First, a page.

read more at: http://www.kordellnorton.com/The_Numbers_Rules_for_Prospecting.htm

Maybe my attitude is a little too laid back, but I just LIKE blogging, providing relevant information and being a little “pathologically helpful.” If I get more business from it, great! If not yet, blogging is satisfying in it’s own right.

Google’s Guide to Google+ For Business

http://www.google.com/intl/en/+/business/get-started.html#feat-2

Stumbled upon this downloadable guide while working on my presentation for Newtown Savings Bank’s Business Before Hours on November 29th.

Will post my thoughts on it shortly…

Later….. It’s a good read w/basic info on getting your Google+ business page setup. It doesn’t address some of the current issues for former Google Places users (can’t merge old listing w new Google+ page format, you lose all your previous Google Places reviews, etc.), but overall a good guide to getting started.

What is Yext for Local Marketing?

You’ve seen me post again and again about getting your business listed correctly in local business directories. It can be a time consuming process and keeping track of all the sites, logins, etc. not to mention watching out for reviews of your business can start to feel like a full time job!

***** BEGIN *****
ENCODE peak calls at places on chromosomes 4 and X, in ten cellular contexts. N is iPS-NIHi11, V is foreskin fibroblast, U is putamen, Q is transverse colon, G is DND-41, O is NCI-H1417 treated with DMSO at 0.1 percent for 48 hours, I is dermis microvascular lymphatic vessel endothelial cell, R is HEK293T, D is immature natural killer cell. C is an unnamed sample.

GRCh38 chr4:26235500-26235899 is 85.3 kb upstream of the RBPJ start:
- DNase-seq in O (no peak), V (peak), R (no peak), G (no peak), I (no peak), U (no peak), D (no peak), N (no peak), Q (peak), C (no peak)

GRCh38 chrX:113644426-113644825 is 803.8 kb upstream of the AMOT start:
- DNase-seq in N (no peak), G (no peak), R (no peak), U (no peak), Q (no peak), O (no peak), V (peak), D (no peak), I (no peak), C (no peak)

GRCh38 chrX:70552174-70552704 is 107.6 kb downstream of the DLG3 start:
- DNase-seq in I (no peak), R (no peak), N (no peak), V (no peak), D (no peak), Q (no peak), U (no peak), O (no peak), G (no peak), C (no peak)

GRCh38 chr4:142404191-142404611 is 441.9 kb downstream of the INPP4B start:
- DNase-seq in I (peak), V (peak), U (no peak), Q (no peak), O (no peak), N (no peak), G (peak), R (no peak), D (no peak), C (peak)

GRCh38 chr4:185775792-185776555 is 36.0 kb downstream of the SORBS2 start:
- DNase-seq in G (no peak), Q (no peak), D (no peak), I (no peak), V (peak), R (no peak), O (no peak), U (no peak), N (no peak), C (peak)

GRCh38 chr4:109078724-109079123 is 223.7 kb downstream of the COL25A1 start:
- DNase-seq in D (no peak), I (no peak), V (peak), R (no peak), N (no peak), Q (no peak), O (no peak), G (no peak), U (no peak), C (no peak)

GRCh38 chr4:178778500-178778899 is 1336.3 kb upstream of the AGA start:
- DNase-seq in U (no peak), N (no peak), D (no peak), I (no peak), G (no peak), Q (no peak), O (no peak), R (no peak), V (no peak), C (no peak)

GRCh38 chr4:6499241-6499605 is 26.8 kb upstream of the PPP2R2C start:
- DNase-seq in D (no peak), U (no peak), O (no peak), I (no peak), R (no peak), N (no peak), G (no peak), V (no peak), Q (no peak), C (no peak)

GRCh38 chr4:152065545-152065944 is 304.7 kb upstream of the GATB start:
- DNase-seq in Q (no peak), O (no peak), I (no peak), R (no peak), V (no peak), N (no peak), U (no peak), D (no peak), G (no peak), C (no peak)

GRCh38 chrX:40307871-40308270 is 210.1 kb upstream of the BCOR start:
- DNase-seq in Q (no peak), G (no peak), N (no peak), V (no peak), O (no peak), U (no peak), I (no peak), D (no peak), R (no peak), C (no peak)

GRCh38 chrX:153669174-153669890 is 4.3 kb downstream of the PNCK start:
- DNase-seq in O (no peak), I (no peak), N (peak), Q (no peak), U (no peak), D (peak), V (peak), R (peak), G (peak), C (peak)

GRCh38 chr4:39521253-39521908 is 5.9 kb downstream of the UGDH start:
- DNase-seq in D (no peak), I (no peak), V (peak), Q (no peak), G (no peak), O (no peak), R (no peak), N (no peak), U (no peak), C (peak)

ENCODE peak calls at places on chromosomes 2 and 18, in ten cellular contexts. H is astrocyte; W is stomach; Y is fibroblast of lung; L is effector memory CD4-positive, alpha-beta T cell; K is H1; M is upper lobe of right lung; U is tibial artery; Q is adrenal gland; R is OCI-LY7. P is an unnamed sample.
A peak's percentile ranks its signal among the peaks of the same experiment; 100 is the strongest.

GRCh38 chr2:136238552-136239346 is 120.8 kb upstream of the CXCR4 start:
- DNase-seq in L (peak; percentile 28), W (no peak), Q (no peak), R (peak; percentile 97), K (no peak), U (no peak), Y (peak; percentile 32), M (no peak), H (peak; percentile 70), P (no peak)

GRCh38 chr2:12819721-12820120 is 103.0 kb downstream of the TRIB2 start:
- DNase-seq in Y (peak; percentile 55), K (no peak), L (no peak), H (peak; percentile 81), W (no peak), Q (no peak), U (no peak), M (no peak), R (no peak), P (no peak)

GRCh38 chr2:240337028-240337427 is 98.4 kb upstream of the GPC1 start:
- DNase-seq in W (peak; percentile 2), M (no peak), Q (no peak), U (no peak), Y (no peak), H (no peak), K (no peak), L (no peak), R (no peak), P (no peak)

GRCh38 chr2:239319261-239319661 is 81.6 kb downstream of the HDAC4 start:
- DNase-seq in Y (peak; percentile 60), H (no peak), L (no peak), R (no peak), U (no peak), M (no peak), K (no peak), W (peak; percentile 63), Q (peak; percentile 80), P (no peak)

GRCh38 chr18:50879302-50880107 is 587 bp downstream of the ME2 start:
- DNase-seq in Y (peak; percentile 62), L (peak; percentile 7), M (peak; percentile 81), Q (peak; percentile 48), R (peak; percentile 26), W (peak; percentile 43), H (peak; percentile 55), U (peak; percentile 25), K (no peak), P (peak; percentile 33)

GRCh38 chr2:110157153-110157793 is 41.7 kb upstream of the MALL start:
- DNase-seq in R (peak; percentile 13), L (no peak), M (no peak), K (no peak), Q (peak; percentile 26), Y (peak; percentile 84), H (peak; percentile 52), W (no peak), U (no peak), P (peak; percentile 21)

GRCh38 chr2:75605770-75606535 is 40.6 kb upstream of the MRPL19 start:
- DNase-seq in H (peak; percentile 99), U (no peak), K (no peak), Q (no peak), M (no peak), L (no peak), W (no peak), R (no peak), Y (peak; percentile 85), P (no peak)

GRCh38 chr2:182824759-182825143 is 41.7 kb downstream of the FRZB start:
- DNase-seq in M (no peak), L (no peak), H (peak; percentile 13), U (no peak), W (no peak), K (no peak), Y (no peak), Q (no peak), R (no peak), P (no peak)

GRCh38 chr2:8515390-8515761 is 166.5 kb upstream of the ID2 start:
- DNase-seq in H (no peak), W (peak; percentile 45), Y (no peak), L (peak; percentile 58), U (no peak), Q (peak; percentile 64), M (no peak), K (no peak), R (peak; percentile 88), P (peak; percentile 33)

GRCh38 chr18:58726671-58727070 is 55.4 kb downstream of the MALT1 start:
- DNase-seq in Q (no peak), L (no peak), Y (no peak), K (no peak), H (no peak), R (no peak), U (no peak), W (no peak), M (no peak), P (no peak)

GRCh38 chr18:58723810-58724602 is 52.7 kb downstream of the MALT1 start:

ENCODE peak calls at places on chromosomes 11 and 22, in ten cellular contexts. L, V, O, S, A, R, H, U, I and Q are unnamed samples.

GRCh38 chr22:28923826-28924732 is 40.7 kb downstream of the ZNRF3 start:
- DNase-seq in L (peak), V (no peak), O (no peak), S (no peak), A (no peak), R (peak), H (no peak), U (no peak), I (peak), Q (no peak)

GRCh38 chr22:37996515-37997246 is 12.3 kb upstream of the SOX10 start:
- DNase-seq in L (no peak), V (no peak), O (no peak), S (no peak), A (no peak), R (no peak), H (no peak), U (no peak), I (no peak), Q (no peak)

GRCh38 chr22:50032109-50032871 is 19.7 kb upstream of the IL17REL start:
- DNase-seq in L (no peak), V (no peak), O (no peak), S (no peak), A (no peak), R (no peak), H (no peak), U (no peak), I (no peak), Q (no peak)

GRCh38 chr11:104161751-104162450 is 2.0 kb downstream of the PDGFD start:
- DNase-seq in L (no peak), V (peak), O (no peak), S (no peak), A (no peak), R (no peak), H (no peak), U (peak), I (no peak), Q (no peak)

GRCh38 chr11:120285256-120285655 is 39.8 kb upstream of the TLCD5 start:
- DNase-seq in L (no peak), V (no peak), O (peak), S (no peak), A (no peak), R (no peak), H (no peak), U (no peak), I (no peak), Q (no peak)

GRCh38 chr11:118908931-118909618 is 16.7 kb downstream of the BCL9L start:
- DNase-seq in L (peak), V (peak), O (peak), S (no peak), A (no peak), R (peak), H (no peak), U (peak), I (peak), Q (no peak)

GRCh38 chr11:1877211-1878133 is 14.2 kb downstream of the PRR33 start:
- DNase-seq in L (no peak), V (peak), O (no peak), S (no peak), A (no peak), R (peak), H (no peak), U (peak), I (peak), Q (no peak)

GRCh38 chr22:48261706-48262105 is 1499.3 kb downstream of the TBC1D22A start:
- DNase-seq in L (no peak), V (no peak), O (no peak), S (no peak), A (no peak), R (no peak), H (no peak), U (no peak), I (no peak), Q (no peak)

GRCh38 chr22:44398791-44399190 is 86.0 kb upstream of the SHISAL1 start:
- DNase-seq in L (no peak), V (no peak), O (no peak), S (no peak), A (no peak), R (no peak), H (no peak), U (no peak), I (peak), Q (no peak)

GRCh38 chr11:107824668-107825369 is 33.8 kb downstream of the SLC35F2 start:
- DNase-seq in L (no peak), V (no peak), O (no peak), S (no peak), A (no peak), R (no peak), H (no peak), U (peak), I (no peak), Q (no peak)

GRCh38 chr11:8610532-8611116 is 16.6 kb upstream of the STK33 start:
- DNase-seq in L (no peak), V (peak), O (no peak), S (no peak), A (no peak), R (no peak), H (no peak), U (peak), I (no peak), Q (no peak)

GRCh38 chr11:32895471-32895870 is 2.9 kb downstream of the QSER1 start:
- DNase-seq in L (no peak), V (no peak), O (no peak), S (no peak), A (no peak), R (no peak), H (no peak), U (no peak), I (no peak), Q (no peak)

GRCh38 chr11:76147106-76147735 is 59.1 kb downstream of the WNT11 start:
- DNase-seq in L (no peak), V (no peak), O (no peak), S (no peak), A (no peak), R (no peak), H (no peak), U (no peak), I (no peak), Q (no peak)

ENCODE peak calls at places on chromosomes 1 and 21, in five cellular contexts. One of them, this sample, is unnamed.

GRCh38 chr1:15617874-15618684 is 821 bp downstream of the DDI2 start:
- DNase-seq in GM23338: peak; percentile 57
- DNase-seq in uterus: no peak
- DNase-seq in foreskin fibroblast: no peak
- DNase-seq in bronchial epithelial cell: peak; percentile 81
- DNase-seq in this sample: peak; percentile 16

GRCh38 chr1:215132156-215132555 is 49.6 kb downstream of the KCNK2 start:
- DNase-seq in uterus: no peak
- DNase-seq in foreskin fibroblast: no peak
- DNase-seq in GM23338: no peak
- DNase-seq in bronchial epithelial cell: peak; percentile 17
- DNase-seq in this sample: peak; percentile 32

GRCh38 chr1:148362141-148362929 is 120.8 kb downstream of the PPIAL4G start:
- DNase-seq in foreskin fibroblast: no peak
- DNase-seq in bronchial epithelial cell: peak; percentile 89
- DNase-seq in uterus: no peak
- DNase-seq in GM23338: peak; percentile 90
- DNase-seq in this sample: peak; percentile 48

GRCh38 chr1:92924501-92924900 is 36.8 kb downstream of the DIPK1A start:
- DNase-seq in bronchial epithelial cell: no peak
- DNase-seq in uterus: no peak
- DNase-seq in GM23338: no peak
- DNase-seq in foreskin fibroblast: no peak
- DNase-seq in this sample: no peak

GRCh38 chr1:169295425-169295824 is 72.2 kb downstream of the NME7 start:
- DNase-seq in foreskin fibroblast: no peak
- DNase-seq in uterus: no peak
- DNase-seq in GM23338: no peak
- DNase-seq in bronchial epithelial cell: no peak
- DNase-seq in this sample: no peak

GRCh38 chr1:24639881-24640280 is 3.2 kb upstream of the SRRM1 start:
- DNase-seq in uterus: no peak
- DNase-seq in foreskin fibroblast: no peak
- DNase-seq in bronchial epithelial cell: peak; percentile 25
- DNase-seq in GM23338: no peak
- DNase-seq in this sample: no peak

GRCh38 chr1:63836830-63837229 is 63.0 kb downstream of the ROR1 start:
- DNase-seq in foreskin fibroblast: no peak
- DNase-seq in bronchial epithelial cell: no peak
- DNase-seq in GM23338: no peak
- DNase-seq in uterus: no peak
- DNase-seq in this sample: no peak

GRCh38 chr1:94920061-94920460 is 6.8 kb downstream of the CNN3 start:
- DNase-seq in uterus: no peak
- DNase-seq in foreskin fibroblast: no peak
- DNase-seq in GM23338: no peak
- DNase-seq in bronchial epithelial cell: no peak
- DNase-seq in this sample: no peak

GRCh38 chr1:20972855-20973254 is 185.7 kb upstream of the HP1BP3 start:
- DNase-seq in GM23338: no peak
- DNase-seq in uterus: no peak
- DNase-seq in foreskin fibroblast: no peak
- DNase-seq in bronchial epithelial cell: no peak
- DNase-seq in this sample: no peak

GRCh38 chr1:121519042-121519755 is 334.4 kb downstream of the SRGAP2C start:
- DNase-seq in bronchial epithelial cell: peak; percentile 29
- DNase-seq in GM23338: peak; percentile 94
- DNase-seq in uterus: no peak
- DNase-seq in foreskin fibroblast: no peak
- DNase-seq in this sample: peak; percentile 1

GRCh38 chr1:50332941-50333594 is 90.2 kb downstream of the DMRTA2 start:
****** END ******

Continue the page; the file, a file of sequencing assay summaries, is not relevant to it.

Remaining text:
While I was preparing a package to offer to clients to do just this, I discovered Yext. It’s a way to get a lot of that work done “auto-magically” and aggregate information about (almost) ALL your local listings (and reviews) into one place.

Benefits:

The main benefits I see for signing up with Yext is the time-savings of entering all those local listings manually, particularly if you change/update your description, photos, videos frequently. OR if you want to take advantage of some of the new services they are offering like Service and Product listings, Staff Bio’s, Calendars and even Menus. Yext is also a great service for watching and keeping track of reviews that are being posted online

Downsides:

Signing up for an annual service can always be a bit intimidating, and if your scan shows most of your business listings are correct, you don’t really watch your reviews, and you don’t have calendar/menu updates. It probably makes sense to do the updates manually and not go for the service.

Plusses:

One nice benefit of fully updated “stand out” local listings is that they can have the benefit of sending traffic and links back to your site.

Signup is easy, you can even get a quick report of where your business is already listed (correctly or incorrectly). You get a single dashboard to manage all your local listings and even a reports page to show the clicks your site has received through various local channels.

The only downside I can see so far is that they are not (yet?) integrated with Google+Local (or Bing Local)… those you’ll still have to setup separately, but for all the other big local directories Yext can handle them all.

Full Disclosure: I use Yext for my local business listings, and I am a Yext affiliate.